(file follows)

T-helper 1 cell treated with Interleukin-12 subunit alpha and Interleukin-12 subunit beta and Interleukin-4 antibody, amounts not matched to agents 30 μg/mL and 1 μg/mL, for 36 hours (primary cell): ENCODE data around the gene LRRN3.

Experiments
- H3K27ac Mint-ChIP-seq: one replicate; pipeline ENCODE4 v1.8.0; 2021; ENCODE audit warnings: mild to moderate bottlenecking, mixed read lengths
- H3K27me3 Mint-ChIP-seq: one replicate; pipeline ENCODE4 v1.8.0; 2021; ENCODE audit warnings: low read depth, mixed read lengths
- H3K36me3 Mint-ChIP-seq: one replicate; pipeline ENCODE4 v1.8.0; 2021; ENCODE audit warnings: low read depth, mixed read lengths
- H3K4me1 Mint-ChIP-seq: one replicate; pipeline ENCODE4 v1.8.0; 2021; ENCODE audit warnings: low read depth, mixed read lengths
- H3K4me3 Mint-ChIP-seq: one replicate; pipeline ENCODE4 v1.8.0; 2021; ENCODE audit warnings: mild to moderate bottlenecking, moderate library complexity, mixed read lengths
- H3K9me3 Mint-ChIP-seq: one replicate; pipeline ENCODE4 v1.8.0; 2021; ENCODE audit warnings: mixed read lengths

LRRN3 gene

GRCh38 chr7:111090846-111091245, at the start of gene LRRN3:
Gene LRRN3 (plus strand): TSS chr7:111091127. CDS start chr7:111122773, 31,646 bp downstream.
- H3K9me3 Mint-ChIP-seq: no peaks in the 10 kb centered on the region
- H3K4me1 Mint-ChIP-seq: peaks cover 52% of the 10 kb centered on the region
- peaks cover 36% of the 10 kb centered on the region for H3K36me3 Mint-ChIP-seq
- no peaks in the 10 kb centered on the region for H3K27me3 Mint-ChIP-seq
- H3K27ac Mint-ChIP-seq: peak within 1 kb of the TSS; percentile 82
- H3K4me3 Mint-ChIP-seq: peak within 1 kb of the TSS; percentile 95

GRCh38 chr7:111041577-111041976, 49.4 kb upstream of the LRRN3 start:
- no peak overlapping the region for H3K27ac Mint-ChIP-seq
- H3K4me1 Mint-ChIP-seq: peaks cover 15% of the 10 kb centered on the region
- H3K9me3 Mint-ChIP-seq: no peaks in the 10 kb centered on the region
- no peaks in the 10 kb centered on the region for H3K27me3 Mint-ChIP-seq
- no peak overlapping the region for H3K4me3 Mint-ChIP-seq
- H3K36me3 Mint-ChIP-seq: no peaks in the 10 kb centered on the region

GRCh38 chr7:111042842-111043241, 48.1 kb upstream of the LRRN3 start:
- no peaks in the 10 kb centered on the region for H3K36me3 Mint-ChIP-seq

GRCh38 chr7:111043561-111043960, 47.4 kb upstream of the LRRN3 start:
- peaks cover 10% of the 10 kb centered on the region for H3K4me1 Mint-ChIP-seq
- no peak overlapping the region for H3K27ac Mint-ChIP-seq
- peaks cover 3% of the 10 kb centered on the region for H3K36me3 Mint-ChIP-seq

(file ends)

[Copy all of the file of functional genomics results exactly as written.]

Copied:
T-helper 1 cell treated with Interleukin-12 subunit alpha and Interleukin-12 subunit beta and Interleukin-4 antibody, amounts not matched to agents 30 μg/mL and 1 μg/mL, for 36 hours (primary cell): ENCODE data around the gene LRRN3.

Experiments
- H3K27ac Mint-ChIP-seq: one replicate; pipeline ENCODE4 v1.8.0; 2021; ENCODE audit warnings: mild to moderate bottlenecking, mixed read lengths
- H3K27me3 Mint-ChIP-seq: one replicate; pipeline ENCODE4 v1.8.0; 2021; ENCODE audit warnings: low read depth, mixed read lengths
- H3K36me3 Mint-ChIP-seq: one replicate; pipeline ENCODE4 v1.8.0; 2021; ENCODE audit warnings: low read depth, mixed read lengths
- H3K4me1 Mint-ChIP-seq: one replicate; pipeline ENCODE4 v1.8.0; 2021; ENCODE audit warnings: low read depth, mixed read lengths
- H3K4me3 Mint-ChIP-seq: one replicate; pipeline ENCODE4 v1.8.0; 2021; ENCODE audit warnings: mild to moderate bottlenecking, moderate library complexity, mixed read lengths
- H3K9me3 Mint-ChIP-seq: one replicate; pipeline ENCODE4 v1.8.0; 2021; ENCODE audit warnings: mixed read lengths

LRRN3 gene

GRCh38 chr7:111090846-111091245, at the start of gene LRRN3:
Gene LRRN3 (plus strand): TSS chr7:111091127. CDS start chr7:111122773, 31,646 bp downstream.
- H3K9me3 Mint-ChIP-seq: no peaks in the 10 kb centered on the region
- H3K4me1 Mint-ChIP-seq: peaks cover 52% of the 10 kb centered on the region
- peaks cover 36% of the 10 kb centered on the region for H3K36me3 Mint-ChIP-seq
- no peaks in the 10 kb centered on the region for H3K27me3 Mint-ChIP-seq
- H3K27ac Mint-ChIP-seq: peak within 1 kb of the TSS; percentile 82
- H3K4me3 Mint-ChIP-seq: peak within 1 kb of the TSS; percentile 95

GRCh38 chr7:111041577-111041976, 49.4 kb upstream of the LRRN3 start:
- no peak overlapping the region for H3K27ac Mint-ChIP-seq
- H3K4me1 Mint-ChIP-seq: peaks cover 15% of the 10 kb centered on the region
- H3K9me3 Mint-ChIP-seq: no peaks in the 10 kb centered on the region
- no peaks in the 10 kb centered on the region for H3K27me3 Mint-ChIP-seq
- no peak overlapping the region for H3K4me3 Mint-ChIP-seq
- H3K36me3 Mint-ChIP-seq: no peaks in the 10 kb centered on the region

GRCh38 chr7:111042842-111043241, 48.1 kb upstream of the LRRN3 start:
- no peaks in the 10 kb centered on the region for H3K36me3 Mint-ChIP-seq

GRCh38 chr7:111043561-111043960, 47.4 kb upstream of the LRRN3 start:
- peaks cover 10% of the 10 kb centered on the region for H3K4me1 Mint-ChIP-seq
- no peak overlapping the region for H3K27ac Mint-ChIP-seq
- peaks cover 3% of the 10 kb centered on the region for H3K36me3 Mint-ChIP-seq